Peer-Reviewed Journal Details
Mandatory Fields
Rea, K;Olango, WM;Okine, BN;Madasu, MK;McGuire, IC;Coyle, K;Harhen, B;Roche, M;Finn, DP
2014
January
Pain
Impaired endocannabinoid signalling in the rostral ventromedial medulla underpins genotype-dependent hyper-responsivity to noxious stimuli
Published
Altmetric: 2WOS: 32 ()
Optional Fields
ACID AMIDE HYDROLASE FEAR-CONDITIONED ANALGESIA CANNABINOID RECEPTOR AGONIST STRESS-INDUCED ANALGESIA FAAH INHIBITOR URB597 HIGH-ANXIETY RATS BRAIN-STEM MOLECULAR CHARACTERIZATION BASOLATERAL AMYGDALA INFLAMMATORY PAIN
155
69
79
Pain is both a sensory and an emotional experience, and is subject to modulation by a number of factors including genetic background modulating stress/affect. The Wistar-Kyoto (WKY) rat exhibits a stress-hyper-responsive and depressive-like phenotype and increased sensitivity to noxious stimuli, compared with other rat strains. Here, we show that this genotype-dependent hyperalgesia is associated with impaired pain-related mobilisation of endocannabinoids and transcription of their synthesising enzymes in the rostral ventromedial medulla (RVM). Pharmacological blockade of the Cannabinoid(1) (CB1) receptor potentiates the hyperalgesia in WKY rats, whereas inhibition of the endocannabinoid catabolising enzyme, fatty acid amide hydrolase, attenuates the hyperalgesia. The latter effect is mediated by CB1 receptors in the RVM. Together, these behavioural, neurochemical, and molecular data indicate that impaired endocannabinoid signalling in the RVM underpins hyper-responsivity to noxious stimuli in a genetic background prone to heightened stress/affect. (C) 2013 International Association for the Study of Pain. Published by Elsevier B.V. All rights reserved.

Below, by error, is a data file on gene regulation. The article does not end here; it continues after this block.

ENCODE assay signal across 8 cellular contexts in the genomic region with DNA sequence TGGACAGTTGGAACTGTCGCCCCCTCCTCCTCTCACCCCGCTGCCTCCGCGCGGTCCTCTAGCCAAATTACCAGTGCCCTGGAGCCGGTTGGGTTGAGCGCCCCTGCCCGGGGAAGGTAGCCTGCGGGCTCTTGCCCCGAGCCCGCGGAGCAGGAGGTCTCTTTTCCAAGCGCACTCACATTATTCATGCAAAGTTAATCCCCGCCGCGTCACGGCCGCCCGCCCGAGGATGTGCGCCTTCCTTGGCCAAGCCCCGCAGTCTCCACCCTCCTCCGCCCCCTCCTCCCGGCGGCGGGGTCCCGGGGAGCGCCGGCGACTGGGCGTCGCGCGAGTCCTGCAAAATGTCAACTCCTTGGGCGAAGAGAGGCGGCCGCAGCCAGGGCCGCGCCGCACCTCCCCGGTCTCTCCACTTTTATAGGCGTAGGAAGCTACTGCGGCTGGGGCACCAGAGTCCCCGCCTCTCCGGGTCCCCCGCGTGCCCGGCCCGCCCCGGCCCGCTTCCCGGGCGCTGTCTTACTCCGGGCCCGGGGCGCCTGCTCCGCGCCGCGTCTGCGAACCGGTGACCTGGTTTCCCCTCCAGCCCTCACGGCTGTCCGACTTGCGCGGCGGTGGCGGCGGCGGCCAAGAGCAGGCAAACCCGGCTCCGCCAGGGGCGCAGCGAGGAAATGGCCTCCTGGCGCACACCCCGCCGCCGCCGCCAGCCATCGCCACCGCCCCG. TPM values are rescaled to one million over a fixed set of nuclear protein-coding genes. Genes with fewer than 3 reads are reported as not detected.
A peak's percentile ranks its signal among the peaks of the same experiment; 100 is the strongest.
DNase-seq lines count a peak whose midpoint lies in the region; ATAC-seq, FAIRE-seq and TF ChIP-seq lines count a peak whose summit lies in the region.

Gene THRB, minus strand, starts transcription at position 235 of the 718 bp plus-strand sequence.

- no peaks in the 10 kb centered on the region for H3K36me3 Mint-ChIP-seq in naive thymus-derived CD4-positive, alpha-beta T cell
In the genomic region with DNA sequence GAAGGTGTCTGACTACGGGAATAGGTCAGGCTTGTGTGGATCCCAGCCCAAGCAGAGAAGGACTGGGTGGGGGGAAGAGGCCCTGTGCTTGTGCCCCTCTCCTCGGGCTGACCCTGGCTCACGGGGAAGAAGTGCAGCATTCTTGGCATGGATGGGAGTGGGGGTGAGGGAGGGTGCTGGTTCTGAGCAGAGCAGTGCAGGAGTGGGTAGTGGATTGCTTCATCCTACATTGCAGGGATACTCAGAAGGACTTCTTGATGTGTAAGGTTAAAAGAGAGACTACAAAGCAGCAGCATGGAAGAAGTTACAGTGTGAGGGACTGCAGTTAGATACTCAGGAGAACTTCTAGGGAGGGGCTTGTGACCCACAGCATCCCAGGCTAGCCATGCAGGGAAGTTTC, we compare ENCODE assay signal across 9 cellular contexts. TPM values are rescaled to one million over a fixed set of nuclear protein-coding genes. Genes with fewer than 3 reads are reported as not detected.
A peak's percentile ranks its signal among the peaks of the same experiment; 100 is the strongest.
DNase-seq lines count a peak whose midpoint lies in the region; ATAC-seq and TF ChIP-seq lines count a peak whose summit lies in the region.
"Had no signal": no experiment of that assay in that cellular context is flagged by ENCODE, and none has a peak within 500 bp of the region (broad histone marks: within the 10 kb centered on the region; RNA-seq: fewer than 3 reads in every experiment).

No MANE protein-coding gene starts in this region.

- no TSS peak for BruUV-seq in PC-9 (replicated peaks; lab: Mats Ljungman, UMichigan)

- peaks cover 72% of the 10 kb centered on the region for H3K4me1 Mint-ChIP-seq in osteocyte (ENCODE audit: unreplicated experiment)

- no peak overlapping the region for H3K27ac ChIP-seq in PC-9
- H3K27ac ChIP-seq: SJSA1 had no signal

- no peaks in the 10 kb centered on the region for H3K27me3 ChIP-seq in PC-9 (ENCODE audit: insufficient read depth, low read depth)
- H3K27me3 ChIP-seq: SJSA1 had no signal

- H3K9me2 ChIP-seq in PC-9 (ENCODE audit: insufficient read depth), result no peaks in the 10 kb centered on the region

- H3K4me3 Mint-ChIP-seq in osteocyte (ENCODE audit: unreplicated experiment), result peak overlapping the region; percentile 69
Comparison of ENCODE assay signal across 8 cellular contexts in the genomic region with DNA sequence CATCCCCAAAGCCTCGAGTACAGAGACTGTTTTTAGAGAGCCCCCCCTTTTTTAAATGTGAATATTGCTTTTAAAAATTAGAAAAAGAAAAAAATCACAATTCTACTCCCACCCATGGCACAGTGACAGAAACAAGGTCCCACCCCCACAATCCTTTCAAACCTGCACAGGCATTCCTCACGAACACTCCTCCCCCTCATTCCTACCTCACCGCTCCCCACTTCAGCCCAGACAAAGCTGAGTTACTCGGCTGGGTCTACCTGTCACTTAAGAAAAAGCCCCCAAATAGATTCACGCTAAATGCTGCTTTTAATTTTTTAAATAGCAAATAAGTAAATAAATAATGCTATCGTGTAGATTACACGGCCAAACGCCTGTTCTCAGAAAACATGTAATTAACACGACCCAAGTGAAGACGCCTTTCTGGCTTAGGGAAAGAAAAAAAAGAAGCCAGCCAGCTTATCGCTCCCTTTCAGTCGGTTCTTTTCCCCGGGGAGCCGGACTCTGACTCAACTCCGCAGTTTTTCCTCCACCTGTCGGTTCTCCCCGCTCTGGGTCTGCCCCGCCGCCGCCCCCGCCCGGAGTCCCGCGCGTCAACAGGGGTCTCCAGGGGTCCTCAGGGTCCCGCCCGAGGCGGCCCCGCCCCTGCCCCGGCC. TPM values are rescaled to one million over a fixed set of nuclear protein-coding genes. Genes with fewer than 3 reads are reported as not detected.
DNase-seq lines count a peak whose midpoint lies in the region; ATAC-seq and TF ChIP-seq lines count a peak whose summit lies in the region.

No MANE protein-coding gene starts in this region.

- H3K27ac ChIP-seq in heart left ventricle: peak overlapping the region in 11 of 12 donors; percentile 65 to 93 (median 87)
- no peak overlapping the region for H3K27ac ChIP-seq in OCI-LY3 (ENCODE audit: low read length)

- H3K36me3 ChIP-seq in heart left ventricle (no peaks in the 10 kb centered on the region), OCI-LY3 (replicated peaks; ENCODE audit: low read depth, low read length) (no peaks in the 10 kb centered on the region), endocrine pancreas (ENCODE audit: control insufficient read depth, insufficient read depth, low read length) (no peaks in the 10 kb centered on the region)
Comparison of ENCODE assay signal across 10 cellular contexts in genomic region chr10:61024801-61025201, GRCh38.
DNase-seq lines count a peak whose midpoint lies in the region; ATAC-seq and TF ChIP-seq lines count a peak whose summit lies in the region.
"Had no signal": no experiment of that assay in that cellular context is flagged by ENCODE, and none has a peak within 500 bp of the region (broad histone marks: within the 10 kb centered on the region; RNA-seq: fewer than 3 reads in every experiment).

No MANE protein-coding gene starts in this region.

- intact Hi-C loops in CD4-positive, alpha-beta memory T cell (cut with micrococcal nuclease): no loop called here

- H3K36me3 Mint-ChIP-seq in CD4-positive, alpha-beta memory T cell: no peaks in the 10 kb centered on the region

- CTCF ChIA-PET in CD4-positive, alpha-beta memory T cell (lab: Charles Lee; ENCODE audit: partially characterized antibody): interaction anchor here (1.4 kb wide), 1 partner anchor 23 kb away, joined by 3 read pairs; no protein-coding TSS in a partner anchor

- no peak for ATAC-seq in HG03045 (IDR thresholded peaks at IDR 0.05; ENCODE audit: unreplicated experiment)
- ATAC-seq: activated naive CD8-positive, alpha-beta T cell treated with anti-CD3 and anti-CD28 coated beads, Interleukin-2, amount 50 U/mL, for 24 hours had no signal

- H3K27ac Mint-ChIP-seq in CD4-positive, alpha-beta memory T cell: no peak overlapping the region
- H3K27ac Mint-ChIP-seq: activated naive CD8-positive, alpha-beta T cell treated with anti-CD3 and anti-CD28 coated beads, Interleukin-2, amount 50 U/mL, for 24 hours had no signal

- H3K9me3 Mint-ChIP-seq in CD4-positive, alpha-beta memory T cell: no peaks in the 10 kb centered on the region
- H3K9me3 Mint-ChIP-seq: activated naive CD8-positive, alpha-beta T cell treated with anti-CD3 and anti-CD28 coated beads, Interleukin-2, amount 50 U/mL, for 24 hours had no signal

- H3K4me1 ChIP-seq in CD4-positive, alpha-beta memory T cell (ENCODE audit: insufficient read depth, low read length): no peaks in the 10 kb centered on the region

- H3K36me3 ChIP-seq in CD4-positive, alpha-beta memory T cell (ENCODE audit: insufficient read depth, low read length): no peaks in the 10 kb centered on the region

0304-3959
10.1016/j.pain.2013.09.012
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